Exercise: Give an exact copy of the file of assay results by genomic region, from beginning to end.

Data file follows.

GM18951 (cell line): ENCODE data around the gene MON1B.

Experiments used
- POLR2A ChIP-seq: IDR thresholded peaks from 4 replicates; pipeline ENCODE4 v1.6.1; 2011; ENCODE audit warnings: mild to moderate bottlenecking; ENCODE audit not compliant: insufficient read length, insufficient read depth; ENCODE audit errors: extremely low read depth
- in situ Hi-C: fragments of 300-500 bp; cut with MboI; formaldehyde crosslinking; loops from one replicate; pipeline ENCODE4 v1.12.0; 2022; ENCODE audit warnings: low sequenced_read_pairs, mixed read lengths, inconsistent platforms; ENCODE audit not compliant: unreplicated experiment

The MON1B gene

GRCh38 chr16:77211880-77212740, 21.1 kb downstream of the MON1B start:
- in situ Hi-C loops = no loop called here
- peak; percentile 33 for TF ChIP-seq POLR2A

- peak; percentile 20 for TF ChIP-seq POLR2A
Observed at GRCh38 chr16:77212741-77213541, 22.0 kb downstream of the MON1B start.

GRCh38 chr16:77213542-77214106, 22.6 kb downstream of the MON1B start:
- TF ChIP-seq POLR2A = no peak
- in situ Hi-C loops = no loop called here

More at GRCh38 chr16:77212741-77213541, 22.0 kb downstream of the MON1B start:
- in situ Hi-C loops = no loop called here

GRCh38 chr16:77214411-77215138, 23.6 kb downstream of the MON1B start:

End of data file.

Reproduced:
GM18951 (cell line): ENCODE data around the gene MON1B.

Experiments used
- POLR2A ChIP-seq: IDR thresholded peaks from 4 replicates; pipeline ENCODE4 v1.6.1; 2011; ENCODE audit warnings: mild to moderate bottlenecking; ENCODE audit not compliant: insufficient read length, insufficient read depth; ENCODE audit errors: extremely low read depth
- in situ Hi-C: fragments of 300-500 bp; cut with MboI; formaldehyde crosslinking; loops from one replicate; pipeline ENCODE4 v1.12.0; 2022; ENCODE audit warnings: low sequenced_read_pairs, mixed read lengths, inconsistent platforms; ENCODE audit not compliant: unreplicated experiment

The MON1B gene

GRCh38 chr16:77211880-77212740, 21.1 kb downstream of the MON1B start:
- in situ Hi-C loops = no loop called here
- peak; percentile 33 for TF ChIP-seq POLR2A

- peak; percentile 20 for TF ChIP-seq POLR2A
Observed at GRCh38 chr16:77212741-77213541, 22.0 kb downstream of the MON1B start.

GRCh38 chr16:77213542-77214106, 22.6 kb downstream of the MON1B start:
- TF ChIP-seq POLR2A = no peak
- in situ Hi-C loops = no loop called here

More at GRCh38 chr16:77212741-77213541, 22.0 kb downstream of the MON1B start:
- in situ Hi-C loops = no loop called here

GRCh38 chr16:77214411-77215138, 23.6 kb downstream of the MON1B start: